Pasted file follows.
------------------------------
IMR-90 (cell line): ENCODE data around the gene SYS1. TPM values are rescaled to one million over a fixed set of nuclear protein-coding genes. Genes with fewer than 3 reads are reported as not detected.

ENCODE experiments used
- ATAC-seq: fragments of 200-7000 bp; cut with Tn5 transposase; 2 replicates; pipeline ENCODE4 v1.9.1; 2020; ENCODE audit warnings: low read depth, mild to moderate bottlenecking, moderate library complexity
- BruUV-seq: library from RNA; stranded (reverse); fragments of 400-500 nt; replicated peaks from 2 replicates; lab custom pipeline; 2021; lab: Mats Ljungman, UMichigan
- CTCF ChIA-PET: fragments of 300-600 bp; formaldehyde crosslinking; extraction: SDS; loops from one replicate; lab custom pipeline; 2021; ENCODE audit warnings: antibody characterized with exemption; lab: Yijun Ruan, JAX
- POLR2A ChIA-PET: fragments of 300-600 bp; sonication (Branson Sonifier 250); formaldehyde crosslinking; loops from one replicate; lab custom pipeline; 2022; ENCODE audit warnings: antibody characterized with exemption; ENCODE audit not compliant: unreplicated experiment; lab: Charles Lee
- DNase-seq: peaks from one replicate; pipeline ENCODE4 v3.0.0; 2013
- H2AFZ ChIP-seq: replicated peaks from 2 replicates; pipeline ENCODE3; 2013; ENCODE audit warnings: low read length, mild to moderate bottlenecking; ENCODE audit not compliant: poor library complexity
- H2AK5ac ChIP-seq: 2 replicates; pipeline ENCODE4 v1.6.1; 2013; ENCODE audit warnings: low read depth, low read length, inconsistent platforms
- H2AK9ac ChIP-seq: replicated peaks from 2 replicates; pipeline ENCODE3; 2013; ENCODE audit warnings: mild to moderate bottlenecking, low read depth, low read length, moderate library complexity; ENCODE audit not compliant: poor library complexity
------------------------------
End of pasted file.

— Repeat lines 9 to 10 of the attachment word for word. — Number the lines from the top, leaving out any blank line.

- H2AK5ac ChIP-seq: 2 replicates; pipeline ENCODE4 v1.6.1; 2013; ENCODE audit warnings: low read depth, low read length, inconsistent platforms
- H2AK9ac ChIP-seq: replicated peaks from 2 replicates; pipeline ENCODE3; 2013; ENCODE audit warnings: mild to moderate bottlenecking, low read depth, low read length, moderate library complexity; ENCODE audit not compliant: poor library complexity